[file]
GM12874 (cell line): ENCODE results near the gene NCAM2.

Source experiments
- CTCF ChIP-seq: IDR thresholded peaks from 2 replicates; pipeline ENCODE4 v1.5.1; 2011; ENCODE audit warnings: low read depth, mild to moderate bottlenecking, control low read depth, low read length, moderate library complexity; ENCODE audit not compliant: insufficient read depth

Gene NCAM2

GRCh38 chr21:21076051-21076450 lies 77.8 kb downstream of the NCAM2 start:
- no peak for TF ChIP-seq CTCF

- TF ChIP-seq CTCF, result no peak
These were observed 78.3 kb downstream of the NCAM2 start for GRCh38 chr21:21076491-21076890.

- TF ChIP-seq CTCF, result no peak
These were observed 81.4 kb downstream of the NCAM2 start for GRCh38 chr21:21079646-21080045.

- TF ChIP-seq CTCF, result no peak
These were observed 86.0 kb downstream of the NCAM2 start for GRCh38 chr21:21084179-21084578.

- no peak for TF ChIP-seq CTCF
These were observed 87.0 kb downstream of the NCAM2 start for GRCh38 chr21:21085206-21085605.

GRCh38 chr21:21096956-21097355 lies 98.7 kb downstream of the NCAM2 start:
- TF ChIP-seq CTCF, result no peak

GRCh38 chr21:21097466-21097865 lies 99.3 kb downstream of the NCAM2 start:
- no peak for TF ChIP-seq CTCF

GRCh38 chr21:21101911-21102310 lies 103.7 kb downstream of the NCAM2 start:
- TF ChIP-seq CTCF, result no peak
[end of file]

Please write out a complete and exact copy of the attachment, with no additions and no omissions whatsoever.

GM12874 (cell line): ENCODE results near the gene NCAM2.

Source experiments
- CTCF ChIP-seq: IDR thresholded peaks from 2 replicates; pipeline ENCODE4 v1.5.1; 2011; ENCODE audit warnings: low read depth, mild to moderate bottlenecking, control low read depth, low read length, moderate library complexity; ENCODE audit not compliant: insufficient read depth

Gene NCAM2

GRCh38 chr21:21076051-21076450 lies 77.8 kb downstream of the NCAM2 start:
- no peak for TF ChIP-seq CTCF

- TF ChIP-seq CTCF, result no peak
These were observed 78.3 kb downstream of the NCAM2 start for GRCh38 chr21:21076491-21076890.

- TF ChIP-seq CTCF, result no peak
These were observed 81.4 kb downstream of the NCAM2 start for GRCh38 chr21:21079646-21080045.

- TF ChIP-seq CTCF, result no peak
These were observed 86.0 kb downstream of the NCAM2 start for GRCh38 chr21:21084179-21084578.

- no peak for TF ChIP-seq CTCF
These were observed 87.0 kb downstream of the NCAM2 start for GRCh38 chr21:21085206-21085605.

GRCh38 chr21:21096956-21097355 lies 98.7 kb downstream of the NCAM2 start:
- TF ChIP-seq CTCF, result no peak

GRCh38 chr21:21097466-21097865 lies 99.3 kb downstream of the NCAM2 start:
- no peak for TF ChIP-seq CTCF

GRCh38 chr21:21101911-21102310 lies 103.7 kb downstream of the NCAM2 start:
- TF ChIP-seq CTCF, result no peak